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Blogging from the Commemoration event for the 2018 International Day for the Preservation of the Ozone Layer in Beijing, China.
Have you suffered heat stress this summer? If not, you were lucky. Depending on where you live and how wealthy you are, a sweltering and humid couple of days can either be an opportunity to catch up with paperwork in an air-conditioned room, or they can literally mean the difference between life and death. Too much heat can kill you.
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As the Global Environment Facility’s 6th Assembly welcomes over 1,000 delegates and heads of state in Vietnam this week, it seems like a good time to take a step back and consider how we are doing when it comes to environmental action and sustainability.
It is no secret that disruptive “technologies of tomorrow” are now regularly touted as a keystone to addressing a changing climate. A recent study by IFC shows that building on technological innovation, global markets for climate-smart business already exceed US $1 trillion in size in key industries ranging from energy storage and electric vehicles to green buildings and supply chain logistics. By scaling up business models relying on these technologies, developing countries can unlock trillions more in investment opportunities while promoting shared and sustainable economic prosperity.
As I join my colleagues this week in Cape Town (South Africa), to exchange positive experiences on climate resilience at the 2018 Adaptation Futures Conference, I could be somber. The world’s premier knowledge event related to adaptation is taking place in a city coping with its worst drought ever. Signs at the airport, throughout the city and the hotel warn: “Don’t Waste a Drop!”, “Every Drop Counts” or simply “Save Water.”
Albert Einstein once said: “The only source of knowledge is experience.” For years I have wondered about this. Surely you can understand something without actually having done it. After all, mankind’s understanding of the vast universe is greater than what can be directly experienced, and some of it is derived from theoretical reasoning. I was on my way to the 2018 Africa Carbon Forum to share fiscal policy lessons under the CAPE program and the debate was still raging in my head when I arrived at the UN campus in Nairobi Kenya.
By Petteri Orpo, Minister for Finance, Finland
According to the International Monetary Fund (IMF), Climate change increases poverty and conflicts, as well as migration pressure.
It’s time to act. In terms of scale, the solution to the climate crisis is an exceptional challenge in the history of humankind. Emissions must be reduced quickly in all sectors of the economy.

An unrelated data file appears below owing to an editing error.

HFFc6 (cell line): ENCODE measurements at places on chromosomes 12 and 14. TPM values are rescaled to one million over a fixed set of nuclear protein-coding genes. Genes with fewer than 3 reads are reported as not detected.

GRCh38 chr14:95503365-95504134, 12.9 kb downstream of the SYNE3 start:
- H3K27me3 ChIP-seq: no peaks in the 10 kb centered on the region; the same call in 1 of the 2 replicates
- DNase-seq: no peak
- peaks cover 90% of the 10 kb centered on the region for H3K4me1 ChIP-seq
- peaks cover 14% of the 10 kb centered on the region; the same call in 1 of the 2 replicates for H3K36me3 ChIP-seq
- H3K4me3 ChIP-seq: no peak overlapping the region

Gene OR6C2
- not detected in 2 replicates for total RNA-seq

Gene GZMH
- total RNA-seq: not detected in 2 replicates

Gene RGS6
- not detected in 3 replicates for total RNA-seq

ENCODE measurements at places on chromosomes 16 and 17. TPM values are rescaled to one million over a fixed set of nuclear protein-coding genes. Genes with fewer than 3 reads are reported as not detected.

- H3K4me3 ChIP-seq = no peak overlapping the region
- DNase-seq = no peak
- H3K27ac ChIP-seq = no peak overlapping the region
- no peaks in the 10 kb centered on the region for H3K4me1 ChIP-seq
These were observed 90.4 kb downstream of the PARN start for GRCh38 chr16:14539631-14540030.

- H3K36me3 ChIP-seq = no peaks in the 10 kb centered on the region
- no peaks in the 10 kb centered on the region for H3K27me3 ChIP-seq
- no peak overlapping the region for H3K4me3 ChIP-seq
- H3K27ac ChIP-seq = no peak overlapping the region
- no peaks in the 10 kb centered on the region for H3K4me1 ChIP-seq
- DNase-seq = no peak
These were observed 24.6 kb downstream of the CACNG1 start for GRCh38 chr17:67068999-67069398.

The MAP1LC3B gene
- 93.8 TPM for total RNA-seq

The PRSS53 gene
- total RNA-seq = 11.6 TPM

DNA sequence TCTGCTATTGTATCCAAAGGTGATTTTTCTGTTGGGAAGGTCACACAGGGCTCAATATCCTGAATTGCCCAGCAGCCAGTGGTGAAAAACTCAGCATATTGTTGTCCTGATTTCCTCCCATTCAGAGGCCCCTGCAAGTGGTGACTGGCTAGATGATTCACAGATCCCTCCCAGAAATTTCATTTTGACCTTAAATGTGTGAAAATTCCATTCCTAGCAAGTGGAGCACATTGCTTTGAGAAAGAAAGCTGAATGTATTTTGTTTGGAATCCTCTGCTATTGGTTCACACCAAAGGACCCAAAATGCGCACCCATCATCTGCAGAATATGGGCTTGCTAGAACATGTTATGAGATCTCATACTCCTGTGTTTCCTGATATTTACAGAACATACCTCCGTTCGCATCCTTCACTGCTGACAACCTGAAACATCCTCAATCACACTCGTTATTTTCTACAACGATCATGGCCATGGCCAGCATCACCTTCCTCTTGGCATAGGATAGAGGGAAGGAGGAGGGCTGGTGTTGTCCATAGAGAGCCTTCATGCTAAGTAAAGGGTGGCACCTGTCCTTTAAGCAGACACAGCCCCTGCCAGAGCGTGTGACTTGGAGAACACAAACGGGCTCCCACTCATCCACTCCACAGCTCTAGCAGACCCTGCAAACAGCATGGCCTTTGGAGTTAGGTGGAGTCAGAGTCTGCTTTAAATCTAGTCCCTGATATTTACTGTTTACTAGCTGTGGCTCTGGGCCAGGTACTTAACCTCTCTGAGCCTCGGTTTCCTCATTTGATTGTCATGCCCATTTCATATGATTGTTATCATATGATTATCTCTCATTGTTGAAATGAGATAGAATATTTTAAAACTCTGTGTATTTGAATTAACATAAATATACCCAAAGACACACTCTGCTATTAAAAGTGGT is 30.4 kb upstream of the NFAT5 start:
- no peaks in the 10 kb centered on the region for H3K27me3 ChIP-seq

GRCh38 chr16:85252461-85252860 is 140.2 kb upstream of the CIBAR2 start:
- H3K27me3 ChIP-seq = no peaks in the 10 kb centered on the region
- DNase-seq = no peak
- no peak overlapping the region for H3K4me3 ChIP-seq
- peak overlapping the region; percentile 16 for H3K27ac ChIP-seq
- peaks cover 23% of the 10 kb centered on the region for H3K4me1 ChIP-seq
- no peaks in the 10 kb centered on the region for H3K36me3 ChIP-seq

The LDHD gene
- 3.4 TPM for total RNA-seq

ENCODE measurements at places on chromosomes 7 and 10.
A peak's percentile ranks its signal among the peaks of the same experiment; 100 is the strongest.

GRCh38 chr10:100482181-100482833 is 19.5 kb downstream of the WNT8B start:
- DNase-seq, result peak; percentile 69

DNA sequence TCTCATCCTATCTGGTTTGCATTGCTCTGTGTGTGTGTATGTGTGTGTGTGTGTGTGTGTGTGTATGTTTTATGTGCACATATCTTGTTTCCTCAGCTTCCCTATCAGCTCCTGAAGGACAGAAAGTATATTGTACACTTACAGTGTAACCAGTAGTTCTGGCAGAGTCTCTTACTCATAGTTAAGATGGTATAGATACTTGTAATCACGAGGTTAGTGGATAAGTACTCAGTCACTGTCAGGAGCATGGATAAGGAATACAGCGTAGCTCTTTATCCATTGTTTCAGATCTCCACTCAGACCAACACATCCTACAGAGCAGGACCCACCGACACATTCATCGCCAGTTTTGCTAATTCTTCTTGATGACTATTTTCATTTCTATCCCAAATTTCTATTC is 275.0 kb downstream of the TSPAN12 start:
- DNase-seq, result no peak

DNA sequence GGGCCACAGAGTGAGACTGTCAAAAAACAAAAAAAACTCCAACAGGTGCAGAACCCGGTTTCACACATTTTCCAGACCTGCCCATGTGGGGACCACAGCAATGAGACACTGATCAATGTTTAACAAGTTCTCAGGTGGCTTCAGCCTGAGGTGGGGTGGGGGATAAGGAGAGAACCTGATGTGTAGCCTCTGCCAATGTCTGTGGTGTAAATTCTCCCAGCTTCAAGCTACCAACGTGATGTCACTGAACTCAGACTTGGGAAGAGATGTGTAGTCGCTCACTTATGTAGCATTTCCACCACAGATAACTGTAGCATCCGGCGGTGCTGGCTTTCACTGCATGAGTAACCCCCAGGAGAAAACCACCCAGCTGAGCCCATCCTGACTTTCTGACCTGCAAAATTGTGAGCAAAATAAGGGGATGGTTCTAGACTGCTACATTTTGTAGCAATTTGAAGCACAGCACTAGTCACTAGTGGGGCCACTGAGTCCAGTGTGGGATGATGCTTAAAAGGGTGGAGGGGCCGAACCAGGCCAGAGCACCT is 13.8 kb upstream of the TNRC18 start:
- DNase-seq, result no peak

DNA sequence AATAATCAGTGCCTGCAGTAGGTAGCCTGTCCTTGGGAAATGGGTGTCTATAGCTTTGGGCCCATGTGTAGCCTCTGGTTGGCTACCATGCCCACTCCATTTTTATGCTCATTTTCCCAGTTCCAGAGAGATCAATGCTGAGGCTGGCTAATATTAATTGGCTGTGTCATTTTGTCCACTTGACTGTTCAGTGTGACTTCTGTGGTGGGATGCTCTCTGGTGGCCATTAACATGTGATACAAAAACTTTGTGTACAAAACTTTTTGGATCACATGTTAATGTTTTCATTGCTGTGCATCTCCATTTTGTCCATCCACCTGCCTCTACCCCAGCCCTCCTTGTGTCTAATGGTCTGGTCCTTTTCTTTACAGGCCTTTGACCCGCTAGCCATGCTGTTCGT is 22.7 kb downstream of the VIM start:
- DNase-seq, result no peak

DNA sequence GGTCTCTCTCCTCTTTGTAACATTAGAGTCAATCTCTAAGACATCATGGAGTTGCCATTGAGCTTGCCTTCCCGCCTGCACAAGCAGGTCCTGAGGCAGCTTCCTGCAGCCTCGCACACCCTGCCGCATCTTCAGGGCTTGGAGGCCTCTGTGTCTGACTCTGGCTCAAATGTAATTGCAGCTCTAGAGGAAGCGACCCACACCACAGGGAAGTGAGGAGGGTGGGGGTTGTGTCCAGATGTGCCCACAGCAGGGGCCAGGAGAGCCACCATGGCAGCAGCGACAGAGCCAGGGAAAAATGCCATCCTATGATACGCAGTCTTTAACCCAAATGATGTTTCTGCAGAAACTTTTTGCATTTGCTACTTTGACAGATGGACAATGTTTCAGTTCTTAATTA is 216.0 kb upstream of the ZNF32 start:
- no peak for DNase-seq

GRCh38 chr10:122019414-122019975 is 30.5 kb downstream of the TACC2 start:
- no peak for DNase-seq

If you skimmed the news this year, 2017 may have seemed like a tough year for climate change.
The US and the Caribbean endured a devastating hurricane season. People across Africa felt the impact of consecutive seasons of drought that scorched harvests and depressed livelihoods. And severe rains and flooding forced tens of thousands of evacuations in Asia.
We’ve all seen these headlines, and perhaps several others that leave us feeling discouraged, to say the least. The thing is, these headlines do not tell the full story.
The inspiring slogan of the UN Climate Change conference COP23 “Uniting for Climate Action – Further Faster Together” still reverberates in my daily thoughts. The World Bank Group partnered with the Fijian Presidency, the German hosts and numerous partners to spread the message of unity, and the urgent need to increase ambition and action.
When the world united around the historic Paris climate agreement, in 2015, the message was clear: It’s unfair to pass the burden of climate change to future generations.
We now need to put words into action. This week, leaders from 20 of the largest economies are meeting in Hamburg to find solutions to global challenges. Climate change will be front and center.
As the co-chairs of the Carbon Pricing Leadership Coalition (CPLC), we want to accelerate climate action and reaffirm our commitment to carbon pricing. The discussions in Germany are a great opportunity to keep the momentum going.
Launched during the Paris climate talks, the CPLC now consists of 30 governments and over 140 businesses, all fighting for a common cause: to advocate for the pricing of carbon emissions across the world. We are calling for bold leadership from everyone – governments, companies, academia and civil society. The CPLC provides a forum for these groups to show collaborative leadership on carbon pricing.
A few years ago, this would have seemed a strange question, as debt management and climate policy have traditionally been regarded as unrelated fields. But at a workshop at the annual Debt Management Forum in Vienna on May 22, 2017, debt managers from 50 developing countries discussed the role of emerging debt instruments such as green bonds and blue bonds, in raising capital for climate-friendly projects that range from reforestation to renewable energy.
While green and blue bonds resemble more traditional debt instruments in terms of structure and returns, they represent a novel approach to climate finance. Created just ten years ago, the total value of green bonds has grown at a spectacular pace, reaching US$82.6 billion in 2016. By the end of 2017, the total value of green bonds will likely exceed US$100 billion.